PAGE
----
I think you've tried to take moments like M1, where the line of action of the force is perpendicular to the point you're taking moments about. But M2 includes angles.
    I have indeed taken angles into account, but simplified it all down for the response as 45 degrees is nice to work with.
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    (Original post by RDKGames)
    I have indeed taken angles into account, but simplified it all down for the response as 45 degrees is nice to work with.
    Oh okay - sorry. I guessed that because you said that you might have forgotten M2 that you made this error. I didn't actually check your working.
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    (Original post by RDKGames)
    I have indeed taken angles into account, but simplified it all down for the response as 45 degrees is nice to work with.
    I'm not sure that really helps the OP - you should put angles in.

    I would also suggest a comment about 'In equilibrium ....' to explain why you are taking moments.
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    (Original post by notnek)
    Oh okay - sorry. I guessed that because you said that you might have forgotten M2 that you made this error. I didn't actually check your working.
    No worries - I added it in just for clarity then.
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    (Original post by RDKGames)
    No worries - I added it in just for clarity then.
    I haven't worked through this, but please could your weights have a g attached.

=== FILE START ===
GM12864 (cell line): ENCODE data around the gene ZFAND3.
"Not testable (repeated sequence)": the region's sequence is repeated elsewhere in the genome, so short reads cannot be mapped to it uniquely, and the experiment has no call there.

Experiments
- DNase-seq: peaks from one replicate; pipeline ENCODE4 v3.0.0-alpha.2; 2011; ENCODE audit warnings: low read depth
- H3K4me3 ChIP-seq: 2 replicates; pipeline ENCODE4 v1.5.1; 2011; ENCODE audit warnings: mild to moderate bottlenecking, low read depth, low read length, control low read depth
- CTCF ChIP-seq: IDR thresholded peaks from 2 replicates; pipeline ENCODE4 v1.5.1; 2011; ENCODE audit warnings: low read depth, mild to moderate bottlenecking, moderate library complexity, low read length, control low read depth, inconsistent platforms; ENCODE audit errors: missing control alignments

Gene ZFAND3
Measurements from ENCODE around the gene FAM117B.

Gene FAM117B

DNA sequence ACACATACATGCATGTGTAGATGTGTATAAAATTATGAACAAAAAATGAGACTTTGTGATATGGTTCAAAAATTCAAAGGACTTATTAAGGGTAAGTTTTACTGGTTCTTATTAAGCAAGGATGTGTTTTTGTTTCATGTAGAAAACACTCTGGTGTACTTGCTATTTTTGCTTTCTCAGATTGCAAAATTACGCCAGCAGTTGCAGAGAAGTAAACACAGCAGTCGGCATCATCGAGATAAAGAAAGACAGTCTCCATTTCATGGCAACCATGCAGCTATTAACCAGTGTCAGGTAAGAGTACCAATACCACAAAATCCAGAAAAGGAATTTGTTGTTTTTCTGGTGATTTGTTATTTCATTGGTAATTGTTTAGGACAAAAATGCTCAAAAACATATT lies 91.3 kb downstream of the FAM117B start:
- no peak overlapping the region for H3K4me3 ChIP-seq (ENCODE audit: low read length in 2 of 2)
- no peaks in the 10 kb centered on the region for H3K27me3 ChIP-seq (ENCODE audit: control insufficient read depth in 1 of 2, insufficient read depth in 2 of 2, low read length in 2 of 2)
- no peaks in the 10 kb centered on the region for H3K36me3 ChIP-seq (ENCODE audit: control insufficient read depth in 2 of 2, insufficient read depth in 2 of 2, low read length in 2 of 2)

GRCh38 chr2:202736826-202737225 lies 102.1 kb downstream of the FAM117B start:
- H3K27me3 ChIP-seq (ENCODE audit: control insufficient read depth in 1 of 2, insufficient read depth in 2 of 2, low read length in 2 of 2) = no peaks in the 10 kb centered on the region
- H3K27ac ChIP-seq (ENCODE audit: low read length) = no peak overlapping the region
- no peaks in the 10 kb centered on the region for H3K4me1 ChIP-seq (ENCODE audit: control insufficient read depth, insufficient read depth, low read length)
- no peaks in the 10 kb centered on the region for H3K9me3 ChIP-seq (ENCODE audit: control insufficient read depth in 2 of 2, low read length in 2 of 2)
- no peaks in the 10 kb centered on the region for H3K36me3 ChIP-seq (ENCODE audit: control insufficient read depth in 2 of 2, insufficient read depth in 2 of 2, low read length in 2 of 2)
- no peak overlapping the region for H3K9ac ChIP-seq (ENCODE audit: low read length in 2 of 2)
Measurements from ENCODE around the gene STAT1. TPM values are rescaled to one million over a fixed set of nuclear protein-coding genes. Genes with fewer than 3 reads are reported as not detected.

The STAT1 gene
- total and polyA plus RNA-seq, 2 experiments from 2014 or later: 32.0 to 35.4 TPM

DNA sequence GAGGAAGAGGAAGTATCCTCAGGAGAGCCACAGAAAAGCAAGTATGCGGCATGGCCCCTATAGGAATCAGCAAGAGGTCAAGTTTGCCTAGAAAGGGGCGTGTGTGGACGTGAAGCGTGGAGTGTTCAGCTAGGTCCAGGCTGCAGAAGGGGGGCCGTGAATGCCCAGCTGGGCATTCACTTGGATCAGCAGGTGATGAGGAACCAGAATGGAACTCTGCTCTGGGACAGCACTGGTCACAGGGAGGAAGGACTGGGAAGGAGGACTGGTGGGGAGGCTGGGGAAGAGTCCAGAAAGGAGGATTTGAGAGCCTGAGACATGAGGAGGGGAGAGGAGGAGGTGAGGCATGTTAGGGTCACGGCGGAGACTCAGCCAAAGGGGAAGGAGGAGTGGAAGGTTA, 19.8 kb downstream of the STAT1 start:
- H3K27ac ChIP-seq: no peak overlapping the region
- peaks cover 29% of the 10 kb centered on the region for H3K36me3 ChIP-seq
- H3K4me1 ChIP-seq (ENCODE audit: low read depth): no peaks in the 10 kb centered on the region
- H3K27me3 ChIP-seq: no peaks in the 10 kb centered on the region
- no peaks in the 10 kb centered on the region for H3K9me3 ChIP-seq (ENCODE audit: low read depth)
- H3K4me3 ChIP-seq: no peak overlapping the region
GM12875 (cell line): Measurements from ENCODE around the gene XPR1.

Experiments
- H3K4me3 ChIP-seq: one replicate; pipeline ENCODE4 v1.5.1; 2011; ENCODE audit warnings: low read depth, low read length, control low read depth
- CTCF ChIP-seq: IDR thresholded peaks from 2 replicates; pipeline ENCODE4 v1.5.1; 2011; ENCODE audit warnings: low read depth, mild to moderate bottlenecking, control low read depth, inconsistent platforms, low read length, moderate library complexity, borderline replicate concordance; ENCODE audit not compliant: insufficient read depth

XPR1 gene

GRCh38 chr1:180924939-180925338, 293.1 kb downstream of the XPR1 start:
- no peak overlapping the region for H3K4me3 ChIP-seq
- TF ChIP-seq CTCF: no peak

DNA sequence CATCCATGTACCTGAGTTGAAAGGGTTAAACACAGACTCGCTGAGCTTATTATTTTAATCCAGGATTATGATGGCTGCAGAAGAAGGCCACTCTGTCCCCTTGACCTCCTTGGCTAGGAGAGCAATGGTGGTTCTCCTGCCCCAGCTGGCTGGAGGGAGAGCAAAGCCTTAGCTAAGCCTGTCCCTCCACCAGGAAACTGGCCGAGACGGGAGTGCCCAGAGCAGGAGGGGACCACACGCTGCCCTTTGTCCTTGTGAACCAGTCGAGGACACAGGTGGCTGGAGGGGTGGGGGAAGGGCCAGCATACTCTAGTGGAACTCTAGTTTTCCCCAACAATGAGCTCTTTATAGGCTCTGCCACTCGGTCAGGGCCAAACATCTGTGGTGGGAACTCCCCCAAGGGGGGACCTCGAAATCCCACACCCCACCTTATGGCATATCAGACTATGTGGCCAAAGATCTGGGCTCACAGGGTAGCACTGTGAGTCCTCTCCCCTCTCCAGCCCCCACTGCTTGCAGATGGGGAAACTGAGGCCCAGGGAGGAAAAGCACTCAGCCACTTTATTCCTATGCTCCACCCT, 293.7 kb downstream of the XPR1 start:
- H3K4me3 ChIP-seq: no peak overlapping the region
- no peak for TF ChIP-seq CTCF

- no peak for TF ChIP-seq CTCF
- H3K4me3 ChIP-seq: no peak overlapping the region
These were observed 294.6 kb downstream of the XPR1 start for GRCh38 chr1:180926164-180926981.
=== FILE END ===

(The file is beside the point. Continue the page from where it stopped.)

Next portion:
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    Let M=mg if you wish then. m and g are constants and since they always come together in these types of questions I just denoted their product as a single variable just so the equations are cluttered with less variables.
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    (Original post by RDKGames)
    Let M=mg if you wish then. m and g are constants and since they always come together in these types of questions I just denoted their product as a single variable just so the equations are cluttered with less variables.
    Initially you hadn't stated that M = mg. M would therefore have been taken as being the mass and you'd have been losing accuracy marks for missing g out. That's how Edexcel treat it anyway. Strictly speaking, your equations are dimensionally incorrect which might incur a bigger penalty with other boards, I don't know.
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    I got the answer as 11.2m. Does anyone know if that is correct?
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    (Original post by AspiringUnderdog)
    I got the answer as 11.2m. Does anyone know if that is correct?
    But the ladder is only 8m in length...
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    (Original post by RDKGames)
    But the ladder is only 8m in length...
    fml
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    (Original post by RDKGames)
    But the ladder is only 8m in length...
    Okay I accidentally took friction against the wall as going down. I now got 5.71...m
    You get anything like that?
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    (Original post by AspiringUnderdog)
    Okay I accidentally took friction against the wall as going down. I now got 5.71...m
    You get anything like that?
    Yep that's what I got.
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    (Original post by RDKGames)
    Yep that's what I got.
    Hooray!